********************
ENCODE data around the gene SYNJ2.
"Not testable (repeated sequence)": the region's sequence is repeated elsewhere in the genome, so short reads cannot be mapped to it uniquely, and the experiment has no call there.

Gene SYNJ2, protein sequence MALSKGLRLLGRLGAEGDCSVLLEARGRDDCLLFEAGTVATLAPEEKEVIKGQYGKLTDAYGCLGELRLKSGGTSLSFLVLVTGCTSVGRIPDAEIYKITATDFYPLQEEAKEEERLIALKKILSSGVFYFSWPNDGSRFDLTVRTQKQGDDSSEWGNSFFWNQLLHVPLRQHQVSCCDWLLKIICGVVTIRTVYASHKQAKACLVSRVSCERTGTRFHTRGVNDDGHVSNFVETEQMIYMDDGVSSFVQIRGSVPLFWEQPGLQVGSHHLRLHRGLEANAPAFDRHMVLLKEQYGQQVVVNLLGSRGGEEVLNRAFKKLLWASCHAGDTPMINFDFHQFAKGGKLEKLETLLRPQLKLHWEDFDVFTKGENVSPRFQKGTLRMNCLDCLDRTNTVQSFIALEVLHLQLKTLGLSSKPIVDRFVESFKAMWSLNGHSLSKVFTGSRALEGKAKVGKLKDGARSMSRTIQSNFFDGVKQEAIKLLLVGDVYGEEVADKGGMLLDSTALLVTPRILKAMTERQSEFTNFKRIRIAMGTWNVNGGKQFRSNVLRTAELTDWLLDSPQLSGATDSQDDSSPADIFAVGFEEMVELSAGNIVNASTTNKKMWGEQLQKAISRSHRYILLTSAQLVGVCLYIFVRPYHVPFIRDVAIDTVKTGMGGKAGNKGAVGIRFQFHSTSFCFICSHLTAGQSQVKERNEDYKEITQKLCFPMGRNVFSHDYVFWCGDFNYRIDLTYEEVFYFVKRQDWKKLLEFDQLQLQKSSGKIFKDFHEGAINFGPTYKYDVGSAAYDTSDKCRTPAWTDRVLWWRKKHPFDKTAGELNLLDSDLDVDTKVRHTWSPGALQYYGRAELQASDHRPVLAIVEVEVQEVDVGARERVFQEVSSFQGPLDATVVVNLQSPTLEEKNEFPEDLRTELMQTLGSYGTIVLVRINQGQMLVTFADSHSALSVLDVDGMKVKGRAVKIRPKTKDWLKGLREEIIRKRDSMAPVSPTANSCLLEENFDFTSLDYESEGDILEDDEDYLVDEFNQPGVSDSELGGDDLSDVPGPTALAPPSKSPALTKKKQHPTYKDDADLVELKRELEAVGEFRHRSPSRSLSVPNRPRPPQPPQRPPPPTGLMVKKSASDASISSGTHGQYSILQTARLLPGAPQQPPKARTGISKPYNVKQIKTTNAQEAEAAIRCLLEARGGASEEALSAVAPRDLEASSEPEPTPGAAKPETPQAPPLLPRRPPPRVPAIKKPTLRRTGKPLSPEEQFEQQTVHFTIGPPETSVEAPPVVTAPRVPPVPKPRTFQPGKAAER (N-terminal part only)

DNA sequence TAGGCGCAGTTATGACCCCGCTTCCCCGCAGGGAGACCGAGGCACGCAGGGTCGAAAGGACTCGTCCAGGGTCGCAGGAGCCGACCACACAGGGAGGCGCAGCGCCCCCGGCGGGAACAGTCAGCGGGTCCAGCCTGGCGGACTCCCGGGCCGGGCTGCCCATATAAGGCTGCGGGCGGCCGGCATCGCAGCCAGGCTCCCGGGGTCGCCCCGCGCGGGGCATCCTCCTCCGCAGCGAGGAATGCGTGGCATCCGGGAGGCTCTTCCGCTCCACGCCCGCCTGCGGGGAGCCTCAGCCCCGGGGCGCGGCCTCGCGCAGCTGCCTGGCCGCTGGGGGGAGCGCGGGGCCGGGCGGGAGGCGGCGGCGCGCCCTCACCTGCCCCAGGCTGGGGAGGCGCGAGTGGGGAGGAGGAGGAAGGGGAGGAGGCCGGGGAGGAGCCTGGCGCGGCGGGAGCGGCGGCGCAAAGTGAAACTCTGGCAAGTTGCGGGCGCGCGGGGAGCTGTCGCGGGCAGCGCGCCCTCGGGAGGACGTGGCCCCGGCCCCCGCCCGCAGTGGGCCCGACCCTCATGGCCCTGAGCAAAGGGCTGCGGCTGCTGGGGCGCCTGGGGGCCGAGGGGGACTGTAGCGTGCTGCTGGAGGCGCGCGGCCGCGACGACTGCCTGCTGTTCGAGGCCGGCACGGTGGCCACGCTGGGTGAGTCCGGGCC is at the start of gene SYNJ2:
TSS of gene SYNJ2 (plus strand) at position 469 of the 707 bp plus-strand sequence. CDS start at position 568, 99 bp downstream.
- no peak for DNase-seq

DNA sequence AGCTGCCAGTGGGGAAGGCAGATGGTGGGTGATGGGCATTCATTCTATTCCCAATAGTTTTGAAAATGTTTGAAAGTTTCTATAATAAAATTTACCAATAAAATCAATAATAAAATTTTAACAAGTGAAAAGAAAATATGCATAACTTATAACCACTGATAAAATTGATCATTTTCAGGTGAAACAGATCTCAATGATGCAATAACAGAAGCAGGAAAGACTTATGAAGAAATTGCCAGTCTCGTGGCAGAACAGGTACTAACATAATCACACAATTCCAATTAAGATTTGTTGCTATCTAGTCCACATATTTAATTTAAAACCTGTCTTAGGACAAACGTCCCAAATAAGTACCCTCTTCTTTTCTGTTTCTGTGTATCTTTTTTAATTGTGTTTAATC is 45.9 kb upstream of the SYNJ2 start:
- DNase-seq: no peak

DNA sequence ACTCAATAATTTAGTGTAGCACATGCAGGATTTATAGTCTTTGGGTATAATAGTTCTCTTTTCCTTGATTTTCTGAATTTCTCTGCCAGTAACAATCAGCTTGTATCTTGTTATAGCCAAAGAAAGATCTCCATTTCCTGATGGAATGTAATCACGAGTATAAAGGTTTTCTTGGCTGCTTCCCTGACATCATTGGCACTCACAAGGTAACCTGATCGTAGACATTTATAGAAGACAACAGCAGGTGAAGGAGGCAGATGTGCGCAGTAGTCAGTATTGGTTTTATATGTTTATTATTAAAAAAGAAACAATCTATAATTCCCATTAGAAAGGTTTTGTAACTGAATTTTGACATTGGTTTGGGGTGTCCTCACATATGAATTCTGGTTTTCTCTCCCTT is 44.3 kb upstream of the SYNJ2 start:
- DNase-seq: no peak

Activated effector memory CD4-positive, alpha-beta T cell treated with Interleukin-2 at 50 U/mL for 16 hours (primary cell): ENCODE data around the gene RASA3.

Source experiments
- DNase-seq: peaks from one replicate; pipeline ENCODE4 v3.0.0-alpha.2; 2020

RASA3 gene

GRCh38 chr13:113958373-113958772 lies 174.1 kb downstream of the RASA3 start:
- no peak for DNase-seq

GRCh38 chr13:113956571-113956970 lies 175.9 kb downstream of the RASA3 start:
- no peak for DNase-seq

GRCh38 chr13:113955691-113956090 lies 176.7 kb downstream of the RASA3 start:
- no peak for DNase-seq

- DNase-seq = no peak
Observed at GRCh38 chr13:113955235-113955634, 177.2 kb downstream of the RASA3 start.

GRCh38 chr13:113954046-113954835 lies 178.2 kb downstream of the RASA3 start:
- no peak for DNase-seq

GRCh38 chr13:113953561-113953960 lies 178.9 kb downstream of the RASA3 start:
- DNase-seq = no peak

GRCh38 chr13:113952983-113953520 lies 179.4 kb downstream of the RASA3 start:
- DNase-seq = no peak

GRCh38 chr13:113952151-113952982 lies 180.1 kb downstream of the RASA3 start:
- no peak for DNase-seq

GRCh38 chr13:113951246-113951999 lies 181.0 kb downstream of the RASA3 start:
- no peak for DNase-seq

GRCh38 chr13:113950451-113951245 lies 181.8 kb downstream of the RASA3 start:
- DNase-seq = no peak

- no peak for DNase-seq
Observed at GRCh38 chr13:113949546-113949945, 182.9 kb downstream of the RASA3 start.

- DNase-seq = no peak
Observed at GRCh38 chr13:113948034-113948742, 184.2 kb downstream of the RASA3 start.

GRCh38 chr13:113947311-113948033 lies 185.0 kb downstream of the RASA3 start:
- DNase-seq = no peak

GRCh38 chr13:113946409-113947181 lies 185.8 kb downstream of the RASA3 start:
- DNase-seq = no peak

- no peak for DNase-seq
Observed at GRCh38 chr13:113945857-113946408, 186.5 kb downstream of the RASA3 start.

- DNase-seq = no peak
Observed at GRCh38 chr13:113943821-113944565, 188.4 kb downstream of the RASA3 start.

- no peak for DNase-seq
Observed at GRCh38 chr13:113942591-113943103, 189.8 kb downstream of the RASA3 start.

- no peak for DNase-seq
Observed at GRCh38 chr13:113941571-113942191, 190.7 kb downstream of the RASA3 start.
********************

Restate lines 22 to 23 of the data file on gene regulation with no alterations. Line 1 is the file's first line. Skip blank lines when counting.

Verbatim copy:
Observed at GRCh38 chr13:113955235-113955634, 177.2 kb downstream of the RASA3 start.

GRCh38 chr13:113954046-113954835 lies 178.2 kb downstream of the RASA3 start: